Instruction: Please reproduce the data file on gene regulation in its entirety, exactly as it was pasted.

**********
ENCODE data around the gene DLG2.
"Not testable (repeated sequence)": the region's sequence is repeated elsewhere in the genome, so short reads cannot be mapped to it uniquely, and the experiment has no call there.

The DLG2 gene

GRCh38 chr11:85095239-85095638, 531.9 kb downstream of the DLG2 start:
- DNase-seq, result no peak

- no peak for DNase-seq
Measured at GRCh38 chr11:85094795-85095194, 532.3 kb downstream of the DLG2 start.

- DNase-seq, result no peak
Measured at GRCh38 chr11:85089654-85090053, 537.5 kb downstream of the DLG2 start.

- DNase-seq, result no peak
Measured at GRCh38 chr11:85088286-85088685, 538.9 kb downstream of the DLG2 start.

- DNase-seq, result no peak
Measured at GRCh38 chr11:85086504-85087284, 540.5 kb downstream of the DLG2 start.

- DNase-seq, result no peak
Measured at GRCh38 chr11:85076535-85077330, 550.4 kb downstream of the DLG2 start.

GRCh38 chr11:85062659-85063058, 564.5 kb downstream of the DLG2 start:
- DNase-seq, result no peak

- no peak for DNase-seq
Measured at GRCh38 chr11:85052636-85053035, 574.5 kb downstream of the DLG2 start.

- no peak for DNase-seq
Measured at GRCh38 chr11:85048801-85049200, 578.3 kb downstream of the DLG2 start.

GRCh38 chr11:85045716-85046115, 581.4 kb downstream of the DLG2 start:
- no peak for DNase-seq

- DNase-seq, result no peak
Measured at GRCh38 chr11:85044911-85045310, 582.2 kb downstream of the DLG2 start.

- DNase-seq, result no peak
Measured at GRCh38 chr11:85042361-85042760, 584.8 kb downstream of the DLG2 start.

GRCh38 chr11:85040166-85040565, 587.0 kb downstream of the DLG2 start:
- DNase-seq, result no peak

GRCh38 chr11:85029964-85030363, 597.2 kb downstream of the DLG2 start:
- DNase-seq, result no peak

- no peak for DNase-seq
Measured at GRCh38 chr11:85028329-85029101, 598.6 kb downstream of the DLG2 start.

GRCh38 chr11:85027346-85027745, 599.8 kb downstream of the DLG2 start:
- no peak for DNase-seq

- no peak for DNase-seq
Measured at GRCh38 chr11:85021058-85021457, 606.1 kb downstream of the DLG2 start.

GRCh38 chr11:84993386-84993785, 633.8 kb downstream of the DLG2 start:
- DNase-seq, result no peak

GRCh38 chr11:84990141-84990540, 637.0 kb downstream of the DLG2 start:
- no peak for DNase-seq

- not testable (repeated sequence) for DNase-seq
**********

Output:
ENCODE data around the gene DLG2.
"Not testable (repeated sequence)": the region's sequence is repeated elsewhere in the genome, so short reads cannot be mapped to it uniquely, and the experiment has no call there.

The DLG2 gene

GRCh38 chr11:85095239-85095638, 531.9 kb downstream of the DLG2 start:
- DNase-seq, result no peak

- no peak for DNase-seq
Measured at GRCh38 chr11:85094795-85095194, 532.3 kb downstream of the DLG2 start.

- DNase-seq, result no peak
Measured at GRCh38 chr11:85089654-85090053, 537.5 kb downstream of the DLG2 start.

- DNase-seq, result no peak
Measured at GRCh38 chr11:85088286-85088685, 538.9 kb downstream of the DLG2 start.

- DNase-seq, result no peak
Measured at GRCh38 chr11:85086504-85087284, 540.5 kb downstream of the DLG2 start.

- DNase-seq, result no peak
Measured at GRCh38 chr11:85076535-85077330, 550.4 kb downstream of the DLG2 start.

GRCh38 chr11:85062659-85063058, 564.5 kb downstream of the DLG2 start:
- DNase-seq, result no peak

- no peak for DNase-seq
Measured at GRCh38 chr11:85052636-85053035, 574.5 kb downstream of the DLG2 start.

- no peak for DNase-seq
Measured at GRCh38 chr11:85048801-85049200, 578.3 kb downstream of the DLG2 start.

GRCh38 chr11:85045716-85046115, 581.4 kb downstream of the DLG2 start:
- no peak for DNase-seq

- DNase-seq, result no peak
Measured at GRCh38 chr11:85044911-85045310, 582.2 kb downstream of the DLG2 start.

- DNase-seq, result no peak
Measured at GRCh38 chr11:85042361-85042760, 584.8 kb downstream of the DLG2 start.

GRCh38 chr11:85040166-85040565, 587.0 kb downstream of the DLG2 start:
- DNase-seq, result no peak

GRCh38 chr11:85029964-85030363, 597.2 kb downstream of the DLG2 start:
- DNase-seq, result no peak

- no peak for DNase-seq
Measured at GRCh38 chr11:85028329-85029101, 598.6 kb downstream of the DLG2 start.

GRCh38 chr11:85027346-85027745, 599.8 kb downstream of the DLG2 start:
- no peak for DNase-seq

- no peak for DNase-seq
Measured at GRCh38 chr11:85021058-85021457, 606.1 kb downstream of the DLG2 start.

GRCh38 chr11:84993386-84993785, 633.8 kb downstream of the DLG2 start:
- DNase-seq, result no peak

GRCh38 chr11:84990141-84990540, 637.0 kb downstream of the DLG2 start:
- no peak for DNase-seq

- not testable (repeated sequence) for DNase-seq